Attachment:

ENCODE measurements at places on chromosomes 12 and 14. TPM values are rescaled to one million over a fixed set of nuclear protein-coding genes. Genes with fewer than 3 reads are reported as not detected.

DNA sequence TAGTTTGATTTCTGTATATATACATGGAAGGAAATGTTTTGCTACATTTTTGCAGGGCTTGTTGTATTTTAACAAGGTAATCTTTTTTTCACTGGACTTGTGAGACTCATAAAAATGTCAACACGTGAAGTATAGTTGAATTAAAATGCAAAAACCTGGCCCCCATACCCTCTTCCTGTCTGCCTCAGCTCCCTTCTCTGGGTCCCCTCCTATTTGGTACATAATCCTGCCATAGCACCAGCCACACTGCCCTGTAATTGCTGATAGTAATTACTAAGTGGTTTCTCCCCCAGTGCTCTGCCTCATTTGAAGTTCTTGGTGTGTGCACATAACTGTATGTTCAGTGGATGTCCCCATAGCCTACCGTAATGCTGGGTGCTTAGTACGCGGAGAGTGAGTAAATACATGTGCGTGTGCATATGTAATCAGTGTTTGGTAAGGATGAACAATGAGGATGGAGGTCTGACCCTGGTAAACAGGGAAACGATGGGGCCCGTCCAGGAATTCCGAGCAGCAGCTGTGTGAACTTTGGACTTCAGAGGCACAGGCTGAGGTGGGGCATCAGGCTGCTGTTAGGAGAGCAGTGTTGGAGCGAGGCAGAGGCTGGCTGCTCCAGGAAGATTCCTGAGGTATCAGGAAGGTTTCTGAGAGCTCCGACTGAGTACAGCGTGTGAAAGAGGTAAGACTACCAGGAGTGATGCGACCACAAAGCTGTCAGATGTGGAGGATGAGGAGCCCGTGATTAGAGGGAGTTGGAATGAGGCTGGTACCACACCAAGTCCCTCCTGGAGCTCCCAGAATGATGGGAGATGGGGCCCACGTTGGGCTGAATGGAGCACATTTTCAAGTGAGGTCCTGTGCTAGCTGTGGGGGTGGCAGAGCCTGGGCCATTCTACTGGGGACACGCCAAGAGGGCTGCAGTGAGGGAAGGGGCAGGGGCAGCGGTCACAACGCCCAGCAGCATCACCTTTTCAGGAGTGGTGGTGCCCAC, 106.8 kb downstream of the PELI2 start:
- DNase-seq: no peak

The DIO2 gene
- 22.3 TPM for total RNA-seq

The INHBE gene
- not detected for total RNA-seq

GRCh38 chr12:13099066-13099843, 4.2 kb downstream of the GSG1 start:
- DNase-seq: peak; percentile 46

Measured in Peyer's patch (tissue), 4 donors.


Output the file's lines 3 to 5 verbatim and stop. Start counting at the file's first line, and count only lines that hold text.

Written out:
- DNase-seq: no peak

The DIO2 gene
- 22.3 TPM for total RNA-seq